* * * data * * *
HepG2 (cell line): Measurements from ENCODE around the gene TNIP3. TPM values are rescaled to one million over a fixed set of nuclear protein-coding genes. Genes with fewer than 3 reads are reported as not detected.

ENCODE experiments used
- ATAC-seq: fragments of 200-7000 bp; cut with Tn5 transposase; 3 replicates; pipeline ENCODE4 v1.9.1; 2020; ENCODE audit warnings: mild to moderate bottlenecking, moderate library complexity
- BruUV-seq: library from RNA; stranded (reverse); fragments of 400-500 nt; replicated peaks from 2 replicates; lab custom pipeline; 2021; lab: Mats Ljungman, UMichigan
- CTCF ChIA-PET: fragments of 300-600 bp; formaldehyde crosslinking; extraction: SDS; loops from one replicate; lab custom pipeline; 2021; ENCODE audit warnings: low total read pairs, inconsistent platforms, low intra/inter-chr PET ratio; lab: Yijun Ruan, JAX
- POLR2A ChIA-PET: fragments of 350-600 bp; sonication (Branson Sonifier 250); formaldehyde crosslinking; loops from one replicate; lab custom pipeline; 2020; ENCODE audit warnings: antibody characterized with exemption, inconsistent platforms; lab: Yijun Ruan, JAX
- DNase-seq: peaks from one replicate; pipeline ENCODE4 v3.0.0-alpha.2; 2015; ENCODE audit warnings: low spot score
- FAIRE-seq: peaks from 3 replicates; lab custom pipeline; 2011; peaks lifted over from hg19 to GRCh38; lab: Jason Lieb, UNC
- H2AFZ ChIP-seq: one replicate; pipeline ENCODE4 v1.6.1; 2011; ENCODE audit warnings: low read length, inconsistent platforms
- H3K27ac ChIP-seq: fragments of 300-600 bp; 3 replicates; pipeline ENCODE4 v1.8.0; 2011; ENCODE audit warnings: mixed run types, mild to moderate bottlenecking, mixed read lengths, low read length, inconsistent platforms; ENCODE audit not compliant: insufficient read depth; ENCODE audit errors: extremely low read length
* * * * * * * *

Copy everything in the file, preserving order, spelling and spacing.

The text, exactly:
HepG2 (cell line): Measurements from ENCODE around the gene TNIP3. TPM values are rescaled to one million over a fixed set of nuclear protein-coding genes. Genes with fewer than 3 reads are reported as not detected.

ENCODE experiments used
- ATAC-seq: fragments of 200-7000 bp; cut with Tn5 transposase; 3 replicates; pipeline ENCODE4 v1.9.1; 2020; ENCODE audit warnings: mild to moderate bottlenecking, moderate library complexity
- BruUV-seq: library from RNA; stranded (reverse); fragments of 400-500 nt; replicated peaks from 2 replicates; lab custom pipeline; 2021; lab: Mats Ljungman, UMichigan
- CTCF ChIA-PET: fragments of 300-600 bp; formaldehyde crosslinking; extraction: SDS; loops from one replicate; lab custom pipeline; 2021; ENCODE audit warnings: low total read pairs, inconsistent platforms, low intra/inter-chr PET ratio; lab: Yijun Ruan, JAX
- POLR2A ChIA-PET: fragments of 350-600 bp; sonication (Branson Sonifier 250); formaldehyde crosslinking; loops from one replicate; lab custom pipeline; 2020; ENCODE audit warnings: antibody characterized with exemption, inconsistent platforms; lab: Yijun Ruan, JAX
- DNase-seq: peaks from one replicate; pipeline ENCODE4 v3.0.0-alpha.2; 2015; ENCODE audit warnings: low spot score
- FAIRE-seq: peaks from 3 replicates; lab custom pipeline; 2011; peaks lifted over from hg19 to GRCh38; lab: Jason Lieb, UNC
- H2AFZ ChIP-seq: one replicate; pipeline ENCODE4 v1.6.1; 2011; ENCODE audit warnings: low read length, inconsistent platforms
- H3K27ac ChIP-seq: fragments of 300-600 bp; 3 replicates; pipeline ENCODE4 v1.8.0; 2011; ENCODE audit warnings: mixed run types, mild to moderate bottlenecking, mixed read lengths, low read length, inconsistent platforms; ENCODE audit not compliant: insufficient read depth; ENCODE audit errors: extremely low read length